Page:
Back to top

Welcome to Scotland's Soils

Welcome to Scotland's soils

Scotland’s soils are an important natural resource. They play an essential part in all of our lives, providing us with a wide range of benefits. Some of these benefits are obvious, like growing food, while many are less clear, like filtering water, reducing flood risk and influencing climate.

This website provides data and information on Scotland’s soils. You can look at a range of maps and download the data associated with these maps. We also point to other useful sources of data and information. You can find out about what soils do for us, how well they do it and what happens when they are damaged. 

Scotland's environment websites

Scotland's environment
For the state of Scotland's environment

Scotland's aquaculture
Data about the aquaculture industry in Scotland

Scotland's noise
View maps of noise from road, rail, air traffic and industry

NBN Atlas Scotland
Data on plants, animals and habitats in Scotland

National soil map of Scotland

National coverage of the main soil types across Scotland


Find out the lastest news about soil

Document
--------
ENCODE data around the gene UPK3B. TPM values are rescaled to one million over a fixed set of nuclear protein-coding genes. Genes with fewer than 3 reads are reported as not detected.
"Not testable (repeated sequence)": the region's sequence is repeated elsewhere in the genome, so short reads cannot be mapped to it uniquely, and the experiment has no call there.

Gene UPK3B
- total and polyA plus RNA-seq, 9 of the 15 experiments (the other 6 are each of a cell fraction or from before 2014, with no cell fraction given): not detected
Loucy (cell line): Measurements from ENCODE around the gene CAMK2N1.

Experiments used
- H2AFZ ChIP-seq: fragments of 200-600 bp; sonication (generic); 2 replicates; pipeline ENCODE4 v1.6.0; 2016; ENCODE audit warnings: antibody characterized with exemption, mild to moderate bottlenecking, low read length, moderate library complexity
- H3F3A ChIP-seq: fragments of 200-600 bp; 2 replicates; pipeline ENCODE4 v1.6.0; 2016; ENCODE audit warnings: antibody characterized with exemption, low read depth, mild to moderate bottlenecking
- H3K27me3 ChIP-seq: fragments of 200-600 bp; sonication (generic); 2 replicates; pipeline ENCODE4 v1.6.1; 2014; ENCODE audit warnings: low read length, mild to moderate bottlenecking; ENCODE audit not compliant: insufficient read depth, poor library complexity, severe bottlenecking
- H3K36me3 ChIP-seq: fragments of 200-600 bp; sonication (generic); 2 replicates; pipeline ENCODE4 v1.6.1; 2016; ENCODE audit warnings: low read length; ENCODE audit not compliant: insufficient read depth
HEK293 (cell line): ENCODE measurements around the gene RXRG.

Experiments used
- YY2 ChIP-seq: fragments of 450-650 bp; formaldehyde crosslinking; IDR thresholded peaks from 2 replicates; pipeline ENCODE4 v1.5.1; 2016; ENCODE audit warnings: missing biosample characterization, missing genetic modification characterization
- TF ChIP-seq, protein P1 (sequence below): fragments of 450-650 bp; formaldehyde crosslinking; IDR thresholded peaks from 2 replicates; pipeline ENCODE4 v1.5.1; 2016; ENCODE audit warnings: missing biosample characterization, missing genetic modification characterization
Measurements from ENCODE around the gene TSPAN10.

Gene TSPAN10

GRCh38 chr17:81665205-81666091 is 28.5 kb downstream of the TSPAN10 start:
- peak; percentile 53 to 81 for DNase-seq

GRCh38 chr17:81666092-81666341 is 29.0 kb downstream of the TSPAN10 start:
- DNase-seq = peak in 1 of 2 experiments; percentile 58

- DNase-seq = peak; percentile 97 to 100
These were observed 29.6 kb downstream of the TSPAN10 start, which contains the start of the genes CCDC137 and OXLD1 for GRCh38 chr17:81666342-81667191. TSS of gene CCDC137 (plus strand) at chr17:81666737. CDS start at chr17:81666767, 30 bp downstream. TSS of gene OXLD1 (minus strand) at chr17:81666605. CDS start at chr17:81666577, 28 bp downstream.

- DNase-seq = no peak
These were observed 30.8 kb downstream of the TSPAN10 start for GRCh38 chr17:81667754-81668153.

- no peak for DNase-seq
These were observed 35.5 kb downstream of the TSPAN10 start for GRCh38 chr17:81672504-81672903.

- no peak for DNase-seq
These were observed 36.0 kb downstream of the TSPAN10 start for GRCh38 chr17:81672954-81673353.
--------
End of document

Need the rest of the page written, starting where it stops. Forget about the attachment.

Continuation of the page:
Carbon and peatland 2016

The distribution of carbon and peatland classes across the whole of Scotland

Land capability for agriculture

Provides information on how well a piece of land could grow crops

Resources for land managers & developers

Information for agriculture, forestry, planners & developers

Resources for teachers

Information for teachers about soil

Soil erosion citizen science portal

Soil erosion citizen science portal

Helping to improve our understanding of the UK’s precious soil resource

Help us learn more about soil erosion by telling us where you see it, what you think caused it, and where the eroded soil is now.

The state of Scotland's soils

The state of Scotland's soils

The state of Scotland’s soil report pulls together soil information from a variety of sources.

It looks at the benefits soils provide, the processes that damage soils and the effects that damaged soils can have on people, the economy and the wider environment.

Our soils gallery

Peaty gley - © Copyright The James Hutton Institute Brown earth profile - © Copyright The James Hutton Institute

View our gallery >>


Acidic soil
Soil with a pH of less than 7.

Basin peat
Poorly drained lowland soils with an organic surface layer more than 50 cm thick. Basin peat generally forms at low levels in distinct depressions.

Calcareous soils
Relatively thick soils, rich in calcium carbonate.

See full glossary >>

Scotland's soils partners

Scotland's soils partners

Scottish Environment Protection Agency (SEPA)
The James Hutton Institute
Scottish Natural Heritage
Forestry Commission Scotland
Scottish Government

Find out more about our partners >>